Australia raises forecasts for iron ore, coal prices as China construction boosts demand

Australia on Friday raised price forecasts for its major commodity exports, iron ore and coal, on the back of an unexpected improvement in demand from Chinese steelmakers as construction activity picked up.

In Australia's latest quarterly outlook published by the Department of Industry, Innovation and Science, the country boosted the iron ore price outlook this year by 10 percent to $48.50 a metric ton from $44.20 a ton, while the coking coal price forecast jumped 16 percent to $99.40 a ton from $85.60 a ton. But those forecasts were below current market prices. Both commodities are used in steelmaking.

The Australian government attributed the upturn to the strength of the Chinese construction sector as the mainland government rolled out stimulus measures, including steps aimed at boosting home sales to reduce large inventories in an effort to limit an economic slowdown.

"Prices for most construction and steel-making raw materials continued to grow in the last three months — despite expectations of decline — because of unexpectedly resilient demand from China's construction sector and unforeseen supply disruptions," wrote the department's chief economist, Mark Cully.

China is experiencing a resurgence in construction as the government boosted stimulus measures in a slowing economy.
Greg Baker | AFP | Getty Images
China is experiencing a resurgence in construction as the government boosted stimulus measures in a slowing economy.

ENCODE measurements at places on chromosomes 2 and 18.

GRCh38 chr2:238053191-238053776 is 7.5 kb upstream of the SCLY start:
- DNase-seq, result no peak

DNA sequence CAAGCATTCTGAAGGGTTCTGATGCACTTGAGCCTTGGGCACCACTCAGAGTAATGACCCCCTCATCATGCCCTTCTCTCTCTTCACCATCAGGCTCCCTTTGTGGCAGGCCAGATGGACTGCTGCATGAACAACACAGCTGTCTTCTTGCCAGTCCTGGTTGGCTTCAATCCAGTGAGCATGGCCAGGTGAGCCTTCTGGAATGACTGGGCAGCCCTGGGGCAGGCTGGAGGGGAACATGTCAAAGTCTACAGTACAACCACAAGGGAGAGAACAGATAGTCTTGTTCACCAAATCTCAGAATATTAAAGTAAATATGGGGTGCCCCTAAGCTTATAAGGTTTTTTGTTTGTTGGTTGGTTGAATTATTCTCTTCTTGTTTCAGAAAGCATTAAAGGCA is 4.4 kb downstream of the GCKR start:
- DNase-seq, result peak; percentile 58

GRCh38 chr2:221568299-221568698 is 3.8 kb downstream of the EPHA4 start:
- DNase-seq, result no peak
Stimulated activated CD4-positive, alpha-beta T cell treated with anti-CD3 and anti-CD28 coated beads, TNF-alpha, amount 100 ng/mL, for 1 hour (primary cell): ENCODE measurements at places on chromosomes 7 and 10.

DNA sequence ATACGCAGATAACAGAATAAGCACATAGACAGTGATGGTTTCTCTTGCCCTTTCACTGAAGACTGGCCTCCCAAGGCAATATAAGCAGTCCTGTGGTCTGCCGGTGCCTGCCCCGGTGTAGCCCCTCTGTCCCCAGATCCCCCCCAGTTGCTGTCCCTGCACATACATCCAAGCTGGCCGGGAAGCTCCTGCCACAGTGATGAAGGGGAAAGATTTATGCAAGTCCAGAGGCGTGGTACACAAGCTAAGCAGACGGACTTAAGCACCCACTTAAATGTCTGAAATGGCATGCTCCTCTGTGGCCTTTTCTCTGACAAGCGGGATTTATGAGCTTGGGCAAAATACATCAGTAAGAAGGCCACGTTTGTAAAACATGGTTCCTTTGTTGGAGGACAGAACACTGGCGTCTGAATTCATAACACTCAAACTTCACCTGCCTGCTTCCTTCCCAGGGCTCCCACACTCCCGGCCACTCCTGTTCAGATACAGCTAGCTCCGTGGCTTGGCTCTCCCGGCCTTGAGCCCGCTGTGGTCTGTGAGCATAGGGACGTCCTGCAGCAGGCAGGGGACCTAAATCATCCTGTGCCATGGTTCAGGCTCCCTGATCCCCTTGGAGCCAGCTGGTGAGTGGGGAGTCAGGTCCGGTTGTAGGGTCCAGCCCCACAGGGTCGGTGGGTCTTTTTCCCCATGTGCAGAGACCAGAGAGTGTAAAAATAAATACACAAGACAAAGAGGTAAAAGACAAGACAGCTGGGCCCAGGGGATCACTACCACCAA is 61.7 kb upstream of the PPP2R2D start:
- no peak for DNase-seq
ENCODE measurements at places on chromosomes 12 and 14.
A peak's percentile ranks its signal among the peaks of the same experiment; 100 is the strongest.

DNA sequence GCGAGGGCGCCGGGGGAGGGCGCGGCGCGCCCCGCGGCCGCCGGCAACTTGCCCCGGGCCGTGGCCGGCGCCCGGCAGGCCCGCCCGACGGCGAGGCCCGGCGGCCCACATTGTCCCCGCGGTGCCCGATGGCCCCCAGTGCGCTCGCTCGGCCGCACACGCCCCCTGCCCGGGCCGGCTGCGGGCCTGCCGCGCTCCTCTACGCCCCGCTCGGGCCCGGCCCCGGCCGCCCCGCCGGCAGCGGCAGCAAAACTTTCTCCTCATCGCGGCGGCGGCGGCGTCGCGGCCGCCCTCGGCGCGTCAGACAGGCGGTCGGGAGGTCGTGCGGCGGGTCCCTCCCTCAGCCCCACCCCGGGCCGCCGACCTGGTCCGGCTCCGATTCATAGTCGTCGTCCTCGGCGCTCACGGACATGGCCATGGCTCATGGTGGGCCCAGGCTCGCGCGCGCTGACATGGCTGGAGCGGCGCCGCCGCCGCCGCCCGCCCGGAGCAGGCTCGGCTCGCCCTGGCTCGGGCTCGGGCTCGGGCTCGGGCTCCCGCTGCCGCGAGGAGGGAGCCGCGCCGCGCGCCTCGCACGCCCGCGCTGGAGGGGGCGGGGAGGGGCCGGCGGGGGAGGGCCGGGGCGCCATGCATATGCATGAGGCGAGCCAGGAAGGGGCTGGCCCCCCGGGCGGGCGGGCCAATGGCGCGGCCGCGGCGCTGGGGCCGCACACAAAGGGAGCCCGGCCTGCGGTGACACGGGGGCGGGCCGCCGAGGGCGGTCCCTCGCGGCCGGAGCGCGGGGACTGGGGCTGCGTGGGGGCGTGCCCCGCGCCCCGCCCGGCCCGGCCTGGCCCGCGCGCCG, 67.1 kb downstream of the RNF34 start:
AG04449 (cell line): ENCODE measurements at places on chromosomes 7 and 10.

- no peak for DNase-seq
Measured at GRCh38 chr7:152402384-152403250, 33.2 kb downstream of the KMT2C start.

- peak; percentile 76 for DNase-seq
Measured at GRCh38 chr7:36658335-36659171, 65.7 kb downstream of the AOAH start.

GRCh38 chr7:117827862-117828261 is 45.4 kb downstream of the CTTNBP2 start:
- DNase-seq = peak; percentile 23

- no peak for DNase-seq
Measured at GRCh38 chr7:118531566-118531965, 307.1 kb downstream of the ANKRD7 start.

Iron ore prices have been on the run this year and are currently around $55 a ton or over 30 percent higher year-to-date, while coking coal prices have doubled to above $200 a ton.

Coal's resurgence come on the back of tighter supply on mine closures globally amid a price crash across the commodities complex. China was also cutting over-capacity and curbing local production in a bid to improve air quality at the same time, leading to a shortage currently.

The uptick in China's construction activity was unlikely to persist, warned the Australian government.

"Despite a modest draw down in inventories in the first half of 2016, the (Chinese) residential property market remains oversupplied. Efforts by the Chinese government to reduce excess steelmaking capacity may also see some reduction in demand for iron ore and metallurgical (coking) coal," the report said.

Australia's price forecast for iron ore in 2017 was $45 a ton and that for coking coal was $107.50 a ton.

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